Martello tower, photo by Erik Simpson

The Ulysses Lexicon



pale, pallor, paled

Related Terms



In Ulysses, pale becomes an important descriptor for Leopold Bloom; consequently, in "Proteus," Stephen's poetic, prophetic vision—"He comes, pale vampire" (U 3.397)—seems to predict Bloom's entrance into the novel at the beginning of the following episode. In "Lotus Eaters," Bloom imagines his naked body in the bath, "pale" and " a womb of warmth" (U 5.567-68). Bloom is frequently described in such bodily terms; nonetheless, rather than evincing a hearty vitality, there remains something unmistakably feeble about him, especially in his social interactions, and pale (pallid, faint, weak) works to reinforce this characterization. While this particular usage is a formulation of Bloom's own imagination, pale is also a descriptor projected onto Bloom by others. In "Scylla and Charybdis," Buck Mulligan describes Bloom as having "pale Galilean eyes" (U 9.615). In "Nausicaa," Gerty MacDowell concludes that Bloom is a foreigner upon seeing his "dark eyes and pale intellectual face" (U 13.415-16). In both of these descriptions, pale aligns with projections of foreignness and otherness pointing to Bloom's alienation. The racial aspect of pale is thus somewhat reversed, as pale typically aligns with whiteness, which often represents the opposite of the foreign "other" from a traditional western perspective.

Pale also holds an important meaning for a novel set in Dublin, as it may refer to the English Pale, the part of Ireland under English jurisdiction that included Dublin and the surrounding area (OED 4.a,b). It is somewhat ironic, then, that pale would operate as a marker of Bloom's foreignness, and in this way Joyce's usage of the word undermines conventional binary formations of native and foreign.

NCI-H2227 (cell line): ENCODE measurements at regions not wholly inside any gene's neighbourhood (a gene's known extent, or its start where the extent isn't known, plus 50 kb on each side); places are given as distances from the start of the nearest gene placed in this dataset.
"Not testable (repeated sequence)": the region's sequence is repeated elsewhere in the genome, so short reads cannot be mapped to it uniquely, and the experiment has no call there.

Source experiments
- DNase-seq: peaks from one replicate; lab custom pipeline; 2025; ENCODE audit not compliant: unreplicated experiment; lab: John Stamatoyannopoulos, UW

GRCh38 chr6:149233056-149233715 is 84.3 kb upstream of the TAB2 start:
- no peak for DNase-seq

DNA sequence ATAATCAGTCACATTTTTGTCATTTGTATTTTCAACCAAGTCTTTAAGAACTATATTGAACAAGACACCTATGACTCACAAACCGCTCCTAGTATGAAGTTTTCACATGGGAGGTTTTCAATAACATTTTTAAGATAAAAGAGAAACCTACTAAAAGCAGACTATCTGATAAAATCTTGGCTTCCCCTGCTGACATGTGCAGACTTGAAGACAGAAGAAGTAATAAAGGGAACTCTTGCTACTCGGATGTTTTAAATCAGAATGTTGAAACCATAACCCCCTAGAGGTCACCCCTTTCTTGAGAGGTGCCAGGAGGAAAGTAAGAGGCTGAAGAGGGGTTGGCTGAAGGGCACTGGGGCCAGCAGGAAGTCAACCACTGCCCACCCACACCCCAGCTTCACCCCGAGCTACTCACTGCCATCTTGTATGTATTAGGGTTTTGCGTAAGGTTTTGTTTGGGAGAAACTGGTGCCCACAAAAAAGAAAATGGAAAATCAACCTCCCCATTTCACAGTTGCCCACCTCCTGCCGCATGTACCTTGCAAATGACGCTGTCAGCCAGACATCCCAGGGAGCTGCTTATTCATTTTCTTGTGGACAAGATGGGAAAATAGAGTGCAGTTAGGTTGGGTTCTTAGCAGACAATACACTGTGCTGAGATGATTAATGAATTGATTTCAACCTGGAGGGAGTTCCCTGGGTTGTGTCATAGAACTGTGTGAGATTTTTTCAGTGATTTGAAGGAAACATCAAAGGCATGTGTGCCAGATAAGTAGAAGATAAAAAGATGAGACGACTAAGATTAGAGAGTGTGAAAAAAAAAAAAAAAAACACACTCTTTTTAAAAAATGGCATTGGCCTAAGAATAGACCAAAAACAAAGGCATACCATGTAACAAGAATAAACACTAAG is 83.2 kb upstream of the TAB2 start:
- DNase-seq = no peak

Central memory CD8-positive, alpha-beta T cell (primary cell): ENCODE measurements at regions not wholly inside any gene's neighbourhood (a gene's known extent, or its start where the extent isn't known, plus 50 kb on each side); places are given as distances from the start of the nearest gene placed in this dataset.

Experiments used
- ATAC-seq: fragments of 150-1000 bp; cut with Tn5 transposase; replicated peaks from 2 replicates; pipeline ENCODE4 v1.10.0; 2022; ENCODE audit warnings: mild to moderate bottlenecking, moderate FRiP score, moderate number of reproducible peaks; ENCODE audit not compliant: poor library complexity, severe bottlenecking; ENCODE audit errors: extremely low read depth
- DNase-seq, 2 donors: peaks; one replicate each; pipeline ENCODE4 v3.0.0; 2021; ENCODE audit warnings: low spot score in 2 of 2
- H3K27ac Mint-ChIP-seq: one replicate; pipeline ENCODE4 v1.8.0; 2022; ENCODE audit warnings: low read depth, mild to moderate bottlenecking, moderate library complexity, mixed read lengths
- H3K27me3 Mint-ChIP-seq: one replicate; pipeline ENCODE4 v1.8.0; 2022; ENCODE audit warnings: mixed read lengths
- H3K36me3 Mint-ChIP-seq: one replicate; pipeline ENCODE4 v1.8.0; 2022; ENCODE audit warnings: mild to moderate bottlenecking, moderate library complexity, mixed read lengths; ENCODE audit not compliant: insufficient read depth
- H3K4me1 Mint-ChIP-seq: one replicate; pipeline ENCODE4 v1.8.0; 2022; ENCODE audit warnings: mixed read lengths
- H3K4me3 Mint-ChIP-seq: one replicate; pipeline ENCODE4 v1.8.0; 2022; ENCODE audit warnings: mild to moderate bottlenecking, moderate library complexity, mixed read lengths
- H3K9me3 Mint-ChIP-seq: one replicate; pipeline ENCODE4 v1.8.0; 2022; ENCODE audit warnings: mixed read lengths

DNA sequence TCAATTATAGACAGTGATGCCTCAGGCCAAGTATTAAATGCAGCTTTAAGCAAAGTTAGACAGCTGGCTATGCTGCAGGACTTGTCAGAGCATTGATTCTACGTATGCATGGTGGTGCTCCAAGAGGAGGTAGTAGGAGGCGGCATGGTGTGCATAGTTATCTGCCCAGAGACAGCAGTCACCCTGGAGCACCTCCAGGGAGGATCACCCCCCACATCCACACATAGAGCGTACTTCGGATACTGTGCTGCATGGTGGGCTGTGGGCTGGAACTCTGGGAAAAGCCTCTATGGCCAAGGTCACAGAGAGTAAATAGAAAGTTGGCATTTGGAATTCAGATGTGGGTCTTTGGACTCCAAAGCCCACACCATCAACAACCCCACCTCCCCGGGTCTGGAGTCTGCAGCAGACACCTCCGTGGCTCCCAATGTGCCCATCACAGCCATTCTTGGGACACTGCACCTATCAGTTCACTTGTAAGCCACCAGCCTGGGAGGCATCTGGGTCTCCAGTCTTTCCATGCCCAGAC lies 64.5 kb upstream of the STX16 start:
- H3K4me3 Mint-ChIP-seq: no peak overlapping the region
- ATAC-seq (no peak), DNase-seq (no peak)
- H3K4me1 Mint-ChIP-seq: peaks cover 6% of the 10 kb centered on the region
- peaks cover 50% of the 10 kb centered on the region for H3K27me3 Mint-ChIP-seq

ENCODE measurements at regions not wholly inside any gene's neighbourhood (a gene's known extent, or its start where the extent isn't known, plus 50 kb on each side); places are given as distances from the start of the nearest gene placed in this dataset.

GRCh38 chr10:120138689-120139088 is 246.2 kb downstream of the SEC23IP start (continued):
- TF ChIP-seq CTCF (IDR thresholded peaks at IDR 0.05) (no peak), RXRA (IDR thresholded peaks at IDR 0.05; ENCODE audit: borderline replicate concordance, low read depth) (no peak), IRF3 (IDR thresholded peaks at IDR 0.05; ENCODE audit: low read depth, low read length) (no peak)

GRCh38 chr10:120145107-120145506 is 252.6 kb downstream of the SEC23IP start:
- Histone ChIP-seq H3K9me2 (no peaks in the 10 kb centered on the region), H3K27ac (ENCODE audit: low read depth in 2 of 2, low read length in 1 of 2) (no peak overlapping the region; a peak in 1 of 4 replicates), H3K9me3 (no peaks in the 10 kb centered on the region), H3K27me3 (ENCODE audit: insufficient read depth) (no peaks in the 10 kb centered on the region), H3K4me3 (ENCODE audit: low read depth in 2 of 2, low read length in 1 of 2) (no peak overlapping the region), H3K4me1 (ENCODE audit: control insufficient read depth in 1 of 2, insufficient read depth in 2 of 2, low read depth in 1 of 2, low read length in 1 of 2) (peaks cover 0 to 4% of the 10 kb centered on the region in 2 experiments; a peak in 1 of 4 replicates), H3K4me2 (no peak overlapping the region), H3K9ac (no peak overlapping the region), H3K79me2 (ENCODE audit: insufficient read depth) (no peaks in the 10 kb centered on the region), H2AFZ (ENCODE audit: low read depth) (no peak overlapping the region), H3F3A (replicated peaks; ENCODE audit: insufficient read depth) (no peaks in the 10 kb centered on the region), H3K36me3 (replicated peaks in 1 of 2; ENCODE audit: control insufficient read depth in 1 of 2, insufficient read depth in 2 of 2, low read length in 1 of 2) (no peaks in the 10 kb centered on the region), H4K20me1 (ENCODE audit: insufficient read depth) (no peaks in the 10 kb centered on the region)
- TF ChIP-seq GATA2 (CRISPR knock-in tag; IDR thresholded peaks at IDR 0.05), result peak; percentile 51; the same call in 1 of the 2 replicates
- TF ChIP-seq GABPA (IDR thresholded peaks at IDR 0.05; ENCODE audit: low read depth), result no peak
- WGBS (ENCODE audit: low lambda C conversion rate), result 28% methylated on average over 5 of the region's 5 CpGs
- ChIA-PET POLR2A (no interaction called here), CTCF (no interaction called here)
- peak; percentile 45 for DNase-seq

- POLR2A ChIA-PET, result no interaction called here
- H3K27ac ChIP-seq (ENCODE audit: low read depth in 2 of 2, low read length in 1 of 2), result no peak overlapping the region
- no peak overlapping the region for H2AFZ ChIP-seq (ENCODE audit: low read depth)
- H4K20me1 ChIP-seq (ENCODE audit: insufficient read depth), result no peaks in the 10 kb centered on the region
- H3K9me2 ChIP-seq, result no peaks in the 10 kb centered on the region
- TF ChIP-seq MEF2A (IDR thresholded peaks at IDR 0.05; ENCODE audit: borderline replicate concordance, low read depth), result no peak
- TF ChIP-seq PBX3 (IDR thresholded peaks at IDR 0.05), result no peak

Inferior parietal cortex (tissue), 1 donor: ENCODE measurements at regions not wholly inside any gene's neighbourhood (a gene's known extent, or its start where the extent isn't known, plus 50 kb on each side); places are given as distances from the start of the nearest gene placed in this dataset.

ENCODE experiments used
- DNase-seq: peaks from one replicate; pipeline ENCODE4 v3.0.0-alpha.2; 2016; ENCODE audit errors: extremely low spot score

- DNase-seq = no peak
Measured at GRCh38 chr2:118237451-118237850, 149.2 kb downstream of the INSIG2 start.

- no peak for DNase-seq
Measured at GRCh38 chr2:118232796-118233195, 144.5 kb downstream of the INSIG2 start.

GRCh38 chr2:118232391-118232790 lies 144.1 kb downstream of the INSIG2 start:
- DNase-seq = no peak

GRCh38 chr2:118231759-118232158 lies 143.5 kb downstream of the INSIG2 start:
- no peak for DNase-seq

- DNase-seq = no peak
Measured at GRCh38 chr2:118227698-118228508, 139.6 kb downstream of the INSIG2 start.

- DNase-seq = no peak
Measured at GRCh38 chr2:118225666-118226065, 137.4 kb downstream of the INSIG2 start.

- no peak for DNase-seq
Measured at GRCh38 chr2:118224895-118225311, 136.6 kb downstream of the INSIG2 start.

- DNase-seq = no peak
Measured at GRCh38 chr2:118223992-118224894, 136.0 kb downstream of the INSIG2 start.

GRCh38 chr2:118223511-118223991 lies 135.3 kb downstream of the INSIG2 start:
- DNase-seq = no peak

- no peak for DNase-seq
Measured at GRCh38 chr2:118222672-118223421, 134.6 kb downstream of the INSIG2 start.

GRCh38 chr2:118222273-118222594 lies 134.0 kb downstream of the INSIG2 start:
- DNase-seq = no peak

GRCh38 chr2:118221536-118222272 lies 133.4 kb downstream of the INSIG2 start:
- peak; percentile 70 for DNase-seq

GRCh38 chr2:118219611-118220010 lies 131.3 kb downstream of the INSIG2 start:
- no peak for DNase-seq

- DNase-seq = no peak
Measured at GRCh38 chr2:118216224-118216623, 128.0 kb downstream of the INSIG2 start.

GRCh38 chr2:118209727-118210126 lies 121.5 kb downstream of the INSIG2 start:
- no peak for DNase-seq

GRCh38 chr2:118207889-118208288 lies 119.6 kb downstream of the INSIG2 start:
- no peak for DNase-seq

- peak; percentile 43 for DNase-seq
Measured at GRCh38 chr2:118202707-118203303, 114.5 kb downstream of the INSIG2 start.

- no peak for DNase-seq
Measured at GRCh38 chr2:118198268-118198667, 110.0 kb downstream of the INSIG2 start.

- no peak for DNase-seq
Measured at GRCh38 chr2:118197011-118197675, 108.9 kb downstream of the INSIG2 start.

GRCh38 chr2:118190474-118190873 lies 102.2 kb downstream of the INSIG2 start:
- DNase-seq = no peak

Definitions and Examples

  1. I. Pale, adj. (OED 1.a) Of a person's complexion: whitish or ashen, pallid, bloodless, faintly colored.

    "I just simply stood pale, silent, bayed about" (U 3.311).

    "...he said I was lovely the evening we kissed goodbye at the canal lock my Irish beauty he was pale with excitement about going away or wed be seen from the road he couldnt stand properly and I so hot as I never felt..." (U 18.391-93).

    • adj. Feeble, weak, faint. (OED 3)

  2. II. Pale, adj. (OED 1.b, c) Of color: light, faint, almost white, lacking intensity/depth of color.

    "Stephen Dedalus, displeased and sleepy, leaned his arms on the top of the staircase and looked coldly at the shaking gurgling face that blessed him, equine in its length, and at the light untonsured hair, grained and hued like pale oak" (U 1.13-16).

    "His pale Galilean eyes were upon her mescal groove" (U 9.615).

    • adj. Lacking in brightness or luster; dim. (OED 2)

    "Her pale blue scarf loose in the wind with her hair" (U 4.435).

Related topics

Blackness and Blackface
Irish History Transformed
Light and Shadow
Native and Foreign

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